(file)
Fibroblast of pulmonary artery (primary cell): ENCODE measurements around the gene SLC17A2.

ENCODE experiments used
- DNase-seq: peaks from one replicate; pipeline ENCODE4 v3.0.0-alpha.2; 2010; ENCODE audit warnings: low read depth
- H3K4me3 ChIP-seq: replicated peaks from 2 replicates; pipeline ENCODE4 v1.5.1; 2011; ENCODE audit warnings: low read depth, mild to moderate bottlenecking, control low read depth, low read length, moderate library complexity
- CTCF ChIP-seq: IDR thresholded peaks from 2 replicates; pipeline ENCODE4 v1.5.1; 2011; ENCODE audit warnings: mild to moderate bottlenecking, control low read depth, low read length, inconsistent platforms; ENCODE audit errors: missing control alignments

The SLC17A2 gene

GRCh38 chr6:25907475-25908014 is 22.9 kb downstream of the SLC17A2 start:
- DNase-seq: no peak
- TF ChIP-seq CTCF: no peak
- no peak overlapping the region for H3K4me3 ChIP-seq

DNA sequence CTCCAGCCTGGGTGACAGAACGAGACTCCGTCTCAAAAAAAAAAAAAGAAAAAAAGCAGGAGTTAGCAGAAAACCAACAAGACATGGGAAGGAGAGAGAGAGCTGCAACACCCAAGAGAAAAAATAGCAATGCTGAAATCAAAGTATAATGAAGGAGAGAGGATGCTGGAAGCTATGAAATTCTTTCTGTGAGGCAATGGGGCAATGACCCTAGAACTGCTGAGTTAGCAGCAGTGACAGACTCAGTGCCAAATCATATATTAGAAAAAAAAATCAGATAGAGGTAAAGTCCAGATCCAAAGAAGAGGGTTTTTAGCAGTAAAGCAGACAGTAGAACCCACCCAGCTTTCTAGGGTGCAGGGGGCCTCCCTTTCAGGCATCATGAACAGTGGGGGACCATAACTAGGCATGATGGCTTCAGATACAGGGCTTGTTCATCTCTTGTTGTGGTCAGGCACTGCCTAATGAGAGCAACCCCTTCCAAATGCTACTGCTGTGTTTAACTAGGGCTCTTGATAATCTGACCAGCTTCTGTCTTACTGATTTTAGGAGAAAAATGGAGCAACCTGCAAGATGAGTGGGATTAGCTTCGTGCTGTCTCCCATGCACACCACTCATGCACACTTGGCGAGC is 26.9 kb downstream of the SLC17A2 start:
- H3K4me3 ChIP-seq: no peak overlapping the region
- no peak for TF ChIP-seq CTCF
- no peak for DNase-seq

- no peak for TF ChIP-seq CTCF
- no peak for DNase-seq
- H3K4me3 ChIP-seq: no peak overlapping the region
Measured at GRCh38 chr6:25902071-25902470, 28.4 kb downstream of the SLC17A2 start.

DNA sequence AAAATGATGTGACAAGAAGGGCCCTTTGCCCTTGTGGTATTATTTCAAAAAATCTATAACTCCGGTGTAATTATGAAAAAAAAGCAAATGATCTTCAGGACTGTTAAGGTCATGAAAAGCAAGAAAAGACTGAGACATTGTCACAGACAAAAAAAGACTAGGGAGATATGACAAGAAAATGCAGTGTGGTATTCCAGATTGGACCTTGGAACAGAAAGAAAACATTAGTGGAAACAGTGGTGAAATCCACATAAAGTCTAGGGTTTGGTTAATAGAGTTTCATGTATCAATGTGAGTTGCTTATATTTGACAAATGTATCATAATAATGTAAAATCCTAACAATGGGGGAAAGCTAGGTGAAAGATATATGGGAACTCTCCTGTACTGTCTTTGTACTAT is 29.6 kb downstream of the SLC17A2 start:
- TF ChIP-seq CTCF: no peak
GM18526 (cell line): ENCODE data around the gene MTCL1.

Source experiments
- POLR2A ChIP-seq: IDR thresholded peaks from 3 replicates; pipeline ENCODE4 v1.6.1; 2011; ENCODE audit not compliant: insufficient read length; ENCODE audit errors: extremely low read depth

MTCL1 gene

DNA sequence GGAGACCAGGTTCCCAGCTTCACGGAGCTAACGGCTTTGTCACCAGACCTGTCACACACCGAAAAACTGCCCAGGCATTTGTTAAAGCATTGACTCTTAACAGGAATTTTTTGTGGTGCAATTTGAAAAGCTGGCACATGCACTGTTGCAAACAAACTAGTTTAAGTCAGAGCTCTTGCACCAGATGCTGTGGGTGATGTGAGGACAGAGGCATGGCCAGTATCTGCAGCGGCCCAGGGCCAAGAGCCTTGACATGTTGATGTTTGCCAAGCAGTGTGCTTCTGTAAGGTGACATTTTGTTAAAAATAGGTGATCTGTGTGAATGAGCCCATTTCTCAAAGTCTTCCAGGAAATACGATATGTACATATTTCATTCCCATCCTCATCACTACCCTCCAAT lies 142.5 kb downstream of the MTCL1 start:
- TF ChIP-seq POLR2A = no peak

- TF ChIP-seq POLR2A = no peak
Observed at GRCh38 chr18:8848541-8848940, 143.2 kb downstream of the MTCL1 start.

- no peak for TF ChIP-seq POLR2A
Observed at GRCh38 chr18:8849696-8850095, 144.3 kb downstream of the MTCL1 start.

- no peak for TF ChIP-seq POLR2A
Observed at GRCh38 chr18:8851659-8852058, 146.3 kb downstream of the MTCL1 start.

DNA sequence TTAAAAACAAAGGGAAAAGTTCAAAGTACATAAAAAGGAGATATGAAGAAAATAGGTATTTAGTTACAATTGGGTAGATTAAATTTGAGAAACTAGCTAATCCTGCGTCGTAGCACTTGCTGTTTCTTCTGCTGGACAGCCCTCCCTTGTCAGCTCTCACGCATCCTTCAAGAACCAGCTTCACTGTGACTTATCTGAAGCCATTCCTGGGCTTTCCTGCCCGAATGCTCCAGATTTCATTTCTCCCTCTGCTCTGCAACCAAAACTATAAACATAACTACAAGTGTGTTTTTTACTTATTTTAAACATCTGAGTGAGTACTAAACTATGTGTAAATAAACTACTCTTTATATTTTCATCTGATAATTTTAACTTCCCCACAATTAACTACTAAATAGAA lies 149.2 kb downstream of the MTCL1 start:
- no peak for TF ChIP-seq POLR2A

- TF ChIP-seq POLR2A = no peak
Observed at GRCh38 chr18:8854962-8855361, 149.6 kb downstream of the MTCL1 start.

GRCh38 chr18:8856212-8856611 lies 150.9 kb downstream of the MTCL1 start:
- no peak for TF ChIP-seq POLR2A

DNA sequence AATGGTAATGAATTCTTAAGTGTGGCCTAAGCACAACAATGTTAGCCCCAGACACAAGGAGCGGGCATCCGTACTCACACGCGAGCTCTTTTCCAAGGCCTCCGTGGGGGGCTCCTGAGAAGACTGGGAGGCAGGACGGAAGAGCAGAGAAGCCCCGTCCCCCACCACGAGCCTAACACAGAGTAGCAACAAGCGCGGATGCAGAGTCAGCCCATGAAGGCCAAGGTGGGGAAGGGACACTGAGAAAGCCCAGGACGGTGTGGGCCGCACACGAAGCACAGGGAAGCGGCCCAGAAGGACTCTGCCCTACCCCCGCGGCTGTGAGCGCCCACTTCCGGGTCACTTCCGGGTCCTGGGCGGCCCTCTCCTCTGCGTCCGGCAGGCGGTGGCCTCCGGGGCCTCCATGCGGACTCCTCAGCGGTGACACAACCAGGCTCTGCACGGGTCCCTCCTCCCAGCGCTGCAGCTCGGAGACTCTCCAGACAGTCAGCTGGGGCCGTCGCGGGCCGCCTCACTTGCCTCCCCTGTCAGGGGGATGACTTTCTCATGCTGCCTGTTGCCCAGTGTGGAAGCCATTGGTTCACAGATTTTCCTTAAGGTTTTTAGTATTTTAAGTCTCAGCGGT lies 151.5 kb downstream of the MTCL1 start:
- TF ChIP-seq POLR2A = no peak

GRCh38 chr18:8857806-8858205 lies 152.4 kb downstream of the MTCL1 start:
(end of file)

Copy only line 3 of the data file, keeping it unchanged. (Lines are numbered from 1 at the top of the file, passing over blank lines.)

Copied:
- DNase-seq: peaks from one replicate; pipeline ENCODE4 v3.0.0-alpha.2; 2010; ENCODE audit warnings: low read depth